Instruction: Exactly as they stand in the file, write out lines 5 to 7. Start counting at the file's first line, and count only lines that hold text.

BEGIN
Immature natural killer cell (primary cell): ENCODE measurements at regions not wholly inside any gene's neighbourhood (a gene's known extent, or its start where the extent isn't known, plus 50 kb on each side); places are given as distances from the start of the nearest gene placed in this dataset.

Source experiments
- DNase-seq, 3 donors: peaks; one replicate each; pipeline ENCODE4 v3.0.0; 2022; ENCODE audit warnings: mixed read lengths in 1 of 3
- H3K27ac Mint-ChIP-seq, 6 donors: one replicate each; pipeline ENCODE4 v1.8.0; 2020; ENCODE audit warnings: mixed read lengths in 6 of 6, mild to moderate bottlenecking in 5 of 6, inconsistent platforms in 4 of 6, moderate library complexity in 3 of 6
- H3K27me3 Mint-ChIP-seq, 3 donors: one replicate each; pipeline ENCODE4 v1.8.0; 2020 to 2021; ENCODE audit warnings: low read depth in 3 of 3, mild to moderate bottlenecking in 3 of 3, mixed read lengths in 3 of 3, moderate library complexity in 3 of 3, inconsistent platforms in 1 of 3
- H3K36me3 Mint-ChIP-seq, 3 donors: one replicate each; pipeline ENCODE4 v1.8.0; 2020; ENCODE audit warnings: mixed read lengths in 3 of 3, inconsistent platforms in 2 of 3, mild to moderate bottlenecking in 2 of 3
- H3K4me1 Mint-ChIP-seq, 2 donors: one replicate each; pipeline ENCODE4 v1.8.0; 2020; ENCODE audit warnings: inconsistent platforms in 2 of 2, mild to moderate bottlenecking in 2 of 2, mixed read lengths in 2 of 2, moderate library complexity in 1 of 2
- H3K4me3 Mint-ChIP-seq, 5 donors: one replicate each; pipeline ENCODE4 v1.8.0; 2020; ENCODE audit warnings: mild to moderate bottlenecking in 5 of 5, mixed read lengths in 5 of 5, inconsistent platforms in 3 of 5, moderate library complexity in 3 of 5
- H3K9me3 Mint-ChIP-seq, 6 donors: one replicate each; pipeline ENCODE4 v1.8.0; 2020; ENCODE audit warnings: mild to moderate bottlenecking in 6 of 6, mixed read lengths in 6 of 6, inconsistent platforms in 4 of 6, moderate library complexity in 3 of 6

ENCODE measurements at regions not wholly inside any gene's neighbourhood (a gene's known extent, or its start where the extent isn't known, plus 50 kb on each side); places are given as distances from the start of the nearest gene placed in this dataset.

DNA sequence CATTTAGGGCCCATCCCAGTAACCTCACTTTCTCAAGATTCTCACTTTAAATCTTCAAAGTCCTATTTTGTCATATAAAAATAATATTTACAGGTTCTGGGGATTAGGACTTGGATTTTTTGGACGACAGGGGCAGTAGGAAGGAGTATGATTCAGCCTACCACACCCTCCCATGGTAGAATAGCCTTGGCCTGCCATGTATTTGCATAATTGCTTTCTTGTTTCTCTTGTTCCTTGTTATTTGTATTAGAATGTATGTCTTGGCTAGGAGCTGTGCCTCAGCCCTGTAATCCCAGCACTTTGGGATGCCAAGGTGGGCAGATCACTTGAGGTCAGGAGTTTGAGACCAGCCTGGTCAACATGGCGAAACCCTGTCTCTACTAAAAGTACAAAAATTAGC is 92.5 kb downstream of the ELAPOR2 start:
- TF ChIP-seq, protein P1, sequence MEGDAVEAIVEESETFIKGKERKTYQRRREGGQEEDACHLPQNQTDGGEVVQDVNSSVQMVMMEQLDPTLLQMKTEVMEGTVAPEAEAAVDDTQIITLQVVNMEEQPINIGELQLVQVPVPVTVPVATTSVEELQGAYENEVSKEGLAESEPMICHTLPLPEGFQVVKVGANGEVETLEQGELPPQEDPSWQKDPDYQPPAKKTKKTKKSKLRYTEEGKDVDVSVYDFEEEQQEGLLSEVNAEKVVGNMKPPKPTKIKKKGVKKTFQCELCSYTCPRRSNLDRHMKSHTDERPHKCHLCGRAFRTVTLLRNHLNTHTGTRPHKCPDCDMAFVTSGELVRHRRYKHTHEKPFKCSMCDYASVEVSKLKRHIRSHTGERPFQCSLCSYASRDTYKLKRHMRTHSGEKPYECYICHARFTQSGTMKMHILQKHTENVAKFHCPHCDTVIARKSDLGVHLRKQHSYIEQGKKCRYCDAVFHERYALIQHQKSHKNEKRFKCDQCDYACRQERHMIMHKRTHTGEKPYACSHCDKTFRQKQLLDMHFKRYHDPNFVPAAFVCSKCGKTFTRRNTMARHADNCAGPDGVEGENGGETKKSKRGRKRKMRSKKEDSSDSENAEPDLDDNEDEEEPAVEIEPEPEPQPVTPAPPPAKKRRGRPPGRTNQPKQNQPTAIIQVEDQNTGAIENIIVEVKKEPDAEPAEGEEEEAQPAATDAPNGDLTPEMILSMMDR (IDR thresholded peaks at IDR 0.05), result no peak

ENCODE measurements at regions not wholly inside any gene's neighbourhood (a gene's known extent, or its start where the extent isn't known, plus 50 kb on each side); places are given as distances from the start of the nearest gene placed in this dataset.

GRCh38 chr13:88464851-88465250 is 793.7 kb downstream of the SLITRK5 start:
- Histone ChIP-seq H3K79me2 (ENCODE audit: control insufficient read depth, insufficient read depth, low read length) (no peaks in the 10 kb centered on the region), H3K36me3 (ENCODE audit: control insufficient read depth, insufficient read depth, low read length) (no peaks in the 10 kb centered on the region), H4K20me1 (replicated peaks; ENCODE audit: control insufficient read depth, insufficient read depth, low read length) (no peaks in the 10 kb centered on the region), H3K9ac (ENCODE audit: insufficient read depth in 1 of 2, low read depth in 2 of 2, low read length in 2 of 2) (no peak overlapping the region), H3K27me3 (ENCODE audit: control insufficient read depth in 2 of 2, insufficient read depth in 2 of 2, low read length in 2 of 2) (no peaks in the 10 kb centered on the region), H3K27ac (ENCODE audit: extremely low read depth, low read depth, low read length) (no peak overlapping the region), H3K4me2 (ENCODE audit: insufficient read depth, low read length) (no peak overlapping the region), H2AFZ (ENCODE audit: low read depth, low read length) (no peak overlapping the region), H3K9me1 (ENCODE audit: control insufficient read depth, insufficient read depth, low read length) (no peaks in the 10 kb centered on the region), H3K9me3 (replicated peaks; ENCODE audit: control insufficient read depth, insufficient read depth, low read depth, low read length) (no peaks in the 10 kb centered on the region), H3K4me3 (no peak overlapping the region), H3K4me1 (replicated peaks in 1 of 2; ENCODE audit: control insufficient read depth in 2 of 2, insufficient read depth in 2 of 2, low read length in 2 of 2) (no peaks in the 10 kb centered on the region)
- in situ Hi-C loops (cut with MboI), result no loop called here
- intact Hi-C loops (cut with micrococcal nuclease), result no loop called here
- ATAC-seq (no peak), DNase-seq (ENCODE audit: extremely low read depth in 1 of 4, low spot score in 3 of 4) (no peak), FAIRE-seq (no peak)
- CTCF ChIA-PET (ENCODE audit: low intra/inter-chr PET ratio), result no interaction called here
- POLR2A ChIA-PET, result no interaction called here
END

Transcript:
- H3K27me3 Mint-ChIP-seq, 3 donors: one replicate each; pipeline ENCODE4 v1.8.0; 2020 to 2021; ENCODE audit warnings: low read depth in 3 of 3, mild to moderate bottlenecking in 3 of 3, mixed read lengths in 3 of 3, moderate library complexity in 3 of 3, inconsistent platforms in 1 of 3
- H3K36me3 Mint-ChIP-seq, 3 donors: one replicate each; pipeline ENCODE4 v1.8.0; 2020; ENCODE audit warnings: mixed read lengths in 3 of 3, inconsistent platforms in 2 of 3, mild to moderate bottlenecking in 2 of 3
- H3K4me1 Mint-ChIP-seq, 2 donors: one replicate each; pipeline ENCODE4 v1.8.0; 2020; ENCODE audit warnings: inconsistent platforms in 2 of 2, mild to moderate bottlenecking in 2 of 2, mixed read lengths in 2 of 2, moderate library complexity in 1 of 2